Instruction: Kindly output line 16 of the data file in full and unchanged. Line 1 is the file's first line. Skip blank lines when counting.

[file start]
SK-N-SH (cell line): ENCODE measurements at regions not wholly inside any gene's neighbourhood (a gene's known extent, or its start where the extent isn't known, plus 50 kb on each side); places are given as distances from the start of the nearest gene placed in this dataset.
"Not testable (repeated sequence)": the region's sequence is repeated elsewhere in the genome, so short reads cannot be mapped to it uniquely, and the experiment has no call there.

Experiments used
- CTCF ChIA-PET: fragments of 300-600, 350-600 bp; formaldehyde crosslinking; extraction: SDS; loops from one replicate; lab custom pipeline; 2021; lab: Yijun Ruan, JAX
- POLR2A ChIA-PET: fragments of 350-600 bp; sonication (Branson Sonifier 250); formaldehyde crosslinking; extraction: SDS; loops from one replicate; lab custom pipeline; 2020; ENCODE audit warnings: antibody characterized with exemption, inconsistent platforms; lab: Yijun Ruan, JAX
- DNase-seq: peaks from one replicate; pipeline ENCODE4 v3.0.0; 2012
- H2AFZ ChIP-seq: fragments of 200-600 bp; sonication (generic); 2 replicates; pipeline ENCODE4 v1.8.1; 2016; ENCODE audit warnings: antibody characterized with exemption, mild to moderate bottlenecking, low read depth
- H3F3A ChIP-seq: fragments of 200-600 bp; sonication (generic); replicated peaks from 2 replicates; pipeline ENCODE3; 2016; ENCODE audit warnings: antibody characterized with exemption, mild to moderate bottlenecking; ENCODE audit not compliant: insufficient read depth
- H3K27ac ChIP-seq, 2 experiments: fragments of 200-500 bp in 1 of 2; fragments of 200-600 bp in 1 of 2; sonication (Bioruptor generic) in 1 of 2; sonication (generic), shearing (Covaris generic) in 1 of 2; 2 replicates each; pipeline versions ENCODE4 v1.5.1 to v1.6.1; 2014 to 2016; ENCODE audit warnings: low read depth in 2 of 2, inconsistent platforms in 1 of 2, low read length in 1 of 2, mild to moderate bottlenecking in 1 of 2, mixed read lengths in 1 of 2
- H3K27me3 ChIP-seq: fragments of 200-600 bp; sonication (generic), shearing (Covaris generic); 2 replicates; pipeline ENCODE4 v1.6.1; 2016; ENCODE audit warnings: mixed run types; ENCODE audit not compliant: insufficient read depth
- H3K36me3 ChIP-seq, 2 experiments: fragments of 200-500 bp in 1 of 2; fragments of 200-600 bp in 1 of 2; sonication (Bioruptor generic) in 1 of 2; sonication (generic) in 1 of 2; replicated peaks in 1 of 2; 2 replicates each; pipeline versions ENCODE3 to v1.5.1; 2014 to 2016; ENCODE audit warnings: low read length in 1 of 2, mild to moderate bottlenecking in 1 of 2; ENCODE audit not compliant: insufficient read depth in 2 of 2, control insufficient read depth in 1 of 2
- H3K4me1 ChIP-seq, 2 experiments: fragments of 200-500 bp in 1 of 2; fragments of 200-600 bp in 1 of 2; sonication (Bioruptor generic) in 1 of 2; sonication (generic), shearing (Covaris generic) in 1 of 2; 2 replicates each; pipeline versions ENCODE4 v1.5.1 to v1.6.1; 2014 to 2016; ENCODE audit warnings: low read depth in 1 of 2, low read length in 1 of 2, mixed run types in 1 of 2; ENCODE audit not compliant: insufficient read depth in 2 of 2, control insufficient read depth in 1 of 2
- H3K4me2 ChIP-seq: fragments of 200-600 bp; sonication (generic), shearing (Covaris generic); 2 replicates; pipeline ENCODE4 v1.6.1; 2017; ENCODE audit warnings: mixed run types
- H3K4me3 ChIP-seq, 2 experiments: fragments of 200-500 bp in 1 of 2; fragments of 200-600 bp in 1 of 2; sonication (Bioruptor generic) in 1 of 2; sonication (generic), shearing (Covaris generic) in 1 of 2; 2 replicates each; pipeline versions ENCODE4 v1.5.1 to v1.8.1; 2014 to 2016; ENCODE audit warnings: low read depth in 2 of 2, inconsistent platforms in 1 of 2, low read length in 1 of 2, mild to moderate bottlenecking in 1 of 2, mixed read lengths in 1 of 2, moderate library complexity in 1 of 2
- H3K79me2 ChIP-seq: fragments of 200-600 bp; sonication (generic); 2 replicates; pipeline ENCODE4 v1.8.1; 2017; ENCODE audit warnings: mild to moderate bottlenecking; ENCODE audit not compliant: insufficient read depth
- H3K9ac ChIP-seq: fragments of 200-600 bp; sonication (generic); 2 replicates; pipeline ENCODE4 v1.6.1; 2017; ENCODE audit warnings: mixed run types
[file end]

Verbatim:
- H3K9ac ChIP-seq: fragments of 200-600 bp; sonication (generic); 2 replicates; pipeline ENCODE4 v1.6.1; 2017; ENCODE audit warnings: mixed run types